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Researchers explore the possibility of mastering complex tasks with little to no conscious effort

Previous research has suggested that our avid use of the Internet, and in particular search engines, is altering the way our brains organize and retain information. But what if the transfer of knowledge flowed in the opposite direction: from machine to brain?

While the concept of downloading information directly into your noggin is still relegated to the realm of science fiction, it may surprise you to learn that a team of researchers at Boston University and Japan's ATR Computational Neuroscience Laboratories are exploring how to transform this futuristic possibility into a reality.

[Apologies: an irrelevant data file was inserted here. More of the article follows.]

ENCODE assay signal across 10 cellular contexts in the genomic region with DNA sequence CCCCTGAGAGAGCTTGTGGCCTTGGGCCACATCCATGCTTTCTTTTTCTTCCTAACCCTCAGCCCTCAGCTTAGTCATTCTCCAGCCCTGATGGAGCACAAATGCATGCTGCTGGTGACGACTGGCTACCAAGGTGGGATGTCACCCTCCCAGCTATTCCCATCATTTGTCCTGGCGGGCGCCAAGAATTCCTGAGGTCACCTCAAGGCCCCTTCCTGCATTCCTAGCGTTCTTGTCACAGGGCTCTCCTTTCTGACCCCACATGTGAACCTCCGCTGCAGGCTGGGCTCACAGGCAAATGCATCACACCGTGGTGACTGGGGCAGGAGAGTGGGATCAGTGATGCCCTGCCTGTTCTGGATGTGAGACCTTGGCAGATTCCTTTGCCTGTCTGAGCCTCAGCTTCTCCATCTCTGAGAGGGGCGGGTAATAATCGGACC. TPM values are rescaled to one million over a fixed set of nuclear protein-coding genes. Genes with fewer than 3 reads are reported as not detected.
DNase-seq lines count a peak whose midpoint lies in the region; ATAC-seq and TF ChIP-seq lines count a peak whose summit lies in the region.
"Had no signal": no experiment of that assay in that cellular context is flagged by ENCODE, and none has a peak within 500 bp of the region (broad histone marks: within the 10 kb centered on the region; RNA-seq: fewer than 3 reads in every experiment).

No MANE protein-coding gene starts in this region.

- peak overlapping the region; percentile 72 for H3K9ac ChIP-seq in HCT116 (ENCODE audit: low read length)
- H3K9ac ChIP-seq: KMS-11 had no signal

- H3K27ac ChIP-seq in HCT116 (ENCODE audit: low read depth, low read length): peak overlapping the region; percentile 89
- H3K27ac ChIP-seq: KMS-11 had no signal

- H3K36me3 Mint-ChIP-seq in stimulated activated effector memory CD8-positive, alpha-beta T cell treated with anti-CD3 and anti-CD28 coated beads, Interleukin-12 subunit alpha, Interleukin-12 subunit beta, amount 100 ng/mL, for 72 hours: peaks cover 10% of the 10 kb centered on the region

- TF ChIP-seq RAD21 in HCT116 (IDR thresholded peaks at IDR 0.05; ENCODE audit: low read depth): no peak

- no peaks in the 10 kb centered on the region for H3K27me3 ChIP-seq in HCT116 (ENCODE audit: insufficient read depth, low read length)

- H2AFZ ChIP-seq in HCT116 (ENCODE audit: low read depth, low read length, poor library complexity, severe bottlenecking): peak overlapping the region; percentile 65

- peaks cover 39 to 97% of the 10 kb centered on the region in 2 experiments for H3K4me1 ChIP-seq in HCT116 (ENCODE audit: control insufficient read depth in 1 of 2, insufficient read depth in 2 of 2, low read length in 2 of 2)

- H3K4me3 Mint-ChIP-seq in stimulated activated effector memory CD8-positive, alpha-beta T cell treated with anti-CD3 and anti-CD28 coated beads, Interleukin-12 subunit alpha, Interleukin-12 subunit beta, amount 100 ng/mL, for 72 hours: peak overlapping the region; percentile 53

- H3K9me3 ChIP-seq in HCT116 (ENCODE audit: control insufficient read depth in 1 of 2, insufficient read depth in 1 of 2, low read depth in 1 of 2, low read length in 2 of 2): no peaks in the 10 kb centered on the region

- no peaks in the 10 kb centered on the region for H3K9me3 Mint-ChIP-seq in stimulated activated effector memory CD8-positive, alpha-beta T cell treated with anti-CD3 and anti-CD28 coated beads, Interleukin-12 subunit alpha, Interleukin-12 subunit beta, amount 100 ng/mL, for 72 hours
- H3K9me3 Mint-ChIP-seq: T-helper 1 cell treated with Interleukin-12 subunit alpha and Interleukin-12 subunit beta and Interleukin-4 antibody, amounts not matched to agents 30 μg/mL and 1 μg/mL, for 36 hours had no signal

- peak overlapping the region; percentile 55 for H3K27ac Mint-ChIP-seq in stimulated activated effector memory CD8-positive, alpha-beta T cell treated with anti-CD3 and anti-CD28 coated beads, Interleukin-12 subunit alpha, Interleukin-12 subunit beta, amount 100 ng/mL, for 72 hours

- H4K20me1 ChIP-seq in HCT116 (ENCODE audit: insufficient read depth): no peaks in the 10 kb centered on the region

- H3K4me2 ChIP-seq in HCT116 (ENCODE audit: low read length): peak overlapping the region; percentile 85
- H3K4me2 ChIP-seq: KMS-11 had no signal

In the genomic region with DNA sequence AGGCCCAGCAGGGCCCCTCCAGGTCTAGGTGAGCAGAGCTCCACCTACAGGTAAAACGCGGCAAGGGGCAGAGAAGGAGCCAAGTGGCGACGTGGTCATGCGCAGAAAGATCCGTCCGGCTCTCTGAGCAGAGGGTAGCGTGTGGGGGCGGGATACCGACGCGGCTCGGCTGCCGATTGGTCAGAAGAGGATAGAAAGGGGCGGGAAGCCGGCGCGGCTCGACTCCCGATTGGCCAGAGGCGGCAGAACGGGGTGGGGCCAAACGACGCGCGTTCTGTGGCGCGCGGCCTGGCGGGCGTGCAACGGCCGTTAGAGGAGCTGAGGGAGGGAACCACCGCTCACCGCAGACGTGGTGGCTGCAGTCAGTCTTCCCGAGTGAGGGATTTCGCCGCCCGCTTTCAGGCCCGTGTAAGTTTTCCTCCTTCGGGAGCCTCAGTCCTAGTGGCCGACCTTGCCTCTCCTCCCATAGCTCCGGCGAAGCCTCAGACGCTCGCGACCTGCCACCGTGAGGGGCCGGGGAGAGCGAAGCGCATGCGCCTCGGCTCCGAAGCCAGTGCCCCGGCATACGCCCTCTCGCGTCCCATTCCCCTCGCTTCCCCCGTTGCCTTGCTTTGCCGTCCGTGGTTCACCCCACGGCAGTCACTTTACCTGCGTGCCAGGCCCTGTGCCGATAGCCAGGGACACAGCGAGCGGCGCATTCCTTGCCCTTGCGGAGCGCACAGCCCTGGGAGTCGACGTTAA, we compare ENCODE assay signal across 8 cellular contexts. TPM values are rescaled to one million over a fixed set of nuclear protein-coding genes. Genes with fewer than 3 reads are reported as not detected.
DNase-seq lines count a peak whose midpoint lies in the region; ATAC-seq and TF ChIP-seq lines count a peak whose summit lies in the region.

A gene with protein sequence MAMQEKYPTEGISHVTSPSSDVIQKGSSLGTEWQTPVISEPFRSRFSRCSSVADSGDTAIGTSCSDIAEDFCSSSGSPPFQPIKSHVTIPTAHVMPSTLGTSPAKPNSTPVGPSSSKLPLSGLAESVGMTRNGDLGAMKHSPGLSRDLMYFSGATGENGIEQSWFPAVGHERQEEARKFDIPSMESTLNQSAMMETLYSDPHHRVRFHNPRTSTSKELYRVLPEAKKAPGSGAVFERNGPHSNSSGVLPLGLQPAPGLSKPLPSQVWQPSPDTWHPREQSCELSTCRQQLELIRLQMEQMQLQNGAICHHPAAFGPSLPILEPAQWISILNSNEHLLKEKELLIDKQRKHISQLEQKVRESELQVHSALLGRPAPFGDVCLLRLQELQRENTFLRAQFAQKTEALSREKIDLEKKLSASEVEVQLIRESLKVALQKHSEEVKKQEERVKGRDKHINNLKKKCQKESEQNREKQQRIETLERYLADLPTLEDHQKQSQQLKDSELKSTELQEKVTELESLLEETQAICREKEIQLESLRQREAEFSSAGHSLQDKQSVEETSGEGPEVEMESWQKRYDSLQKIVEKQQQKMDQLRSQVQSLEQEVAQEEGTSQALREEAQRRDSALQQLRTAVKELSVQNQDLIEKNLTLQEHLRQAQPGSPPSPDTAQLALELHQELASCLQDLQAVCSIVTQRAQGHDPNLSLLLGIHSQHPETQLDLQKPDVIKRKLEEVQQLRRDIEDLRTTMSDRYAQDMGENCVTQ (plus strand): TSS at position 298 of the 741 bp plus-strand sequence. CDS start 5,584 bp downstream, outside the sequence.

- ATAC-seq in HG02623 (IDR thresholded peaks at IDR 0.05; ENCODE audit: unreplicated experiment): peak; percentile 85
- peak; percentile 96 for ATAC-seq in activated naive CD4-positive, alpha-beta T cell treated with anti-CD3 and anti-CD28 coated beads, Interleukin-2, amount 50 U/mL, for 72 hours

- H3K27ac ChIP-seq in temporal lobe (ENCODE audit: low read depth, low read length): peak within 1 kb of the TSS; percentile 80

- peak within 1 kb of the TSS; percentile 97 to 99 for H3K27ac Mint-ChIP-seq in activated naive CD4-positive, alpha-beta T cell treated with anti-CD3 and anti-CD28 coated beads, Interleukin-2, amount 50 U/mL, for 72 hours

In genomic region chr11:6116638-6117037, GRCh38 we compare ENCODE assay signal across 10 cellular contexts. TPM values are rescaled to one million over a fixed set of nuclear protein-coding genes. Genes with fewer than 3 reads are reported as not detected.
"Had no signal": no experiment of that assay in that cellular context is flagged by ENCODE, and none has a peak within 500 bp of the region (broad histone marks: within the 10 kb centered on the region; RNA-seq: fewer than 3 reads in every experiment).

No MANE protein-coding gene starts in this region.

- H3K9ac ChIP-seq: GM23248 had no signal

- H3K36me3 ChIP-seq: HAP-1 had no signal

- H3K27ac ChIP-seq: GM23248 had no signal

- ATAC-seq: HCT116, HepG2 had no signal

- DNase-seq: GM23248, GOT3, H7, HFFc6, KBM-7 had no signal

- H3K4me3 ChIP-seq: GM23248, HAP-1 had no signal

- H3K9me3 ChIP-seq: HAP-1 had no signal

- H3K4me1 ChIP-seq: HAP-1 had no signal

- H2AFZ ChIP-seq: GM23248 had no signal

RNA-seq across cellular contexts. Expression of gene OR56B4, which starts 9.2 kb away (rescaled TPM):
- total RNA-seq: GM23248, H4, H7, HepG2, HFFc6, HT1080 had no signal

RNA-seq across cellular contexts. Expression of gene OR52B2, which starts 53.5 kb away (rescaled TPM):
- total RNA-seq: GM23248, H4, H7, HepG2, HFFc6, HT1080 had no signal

In the study (subscription required), researchers developed a decoded functional MRI neurofeedback method that induces a pre-recorded activation pattern in targeted early visual brain areas that could also produce the pattern through regular learning. They then conducted tests to determine whether repetitions of the fMRI pattern resulted in an improvement in the performance of that visual feature. The Atlantic reports:

The experiments successfully demonstrated that, through a person's visual cortex, decoded fMRI could be used to impart brain activity patterns that match a previously known target state. Interestingly, behavioral data obtained before and after the neurofeedback training showed improved performance of the relevant visual tasks especially when the subjects were unaware of the nature of what they were learning.

Although the work is in its infancy, researchers say the findings suggest that someday it may be possible to use the brain technology to learn to play the piano or reduce mental stress with minimal or no conscious effort.

Photo by Wellcome Images

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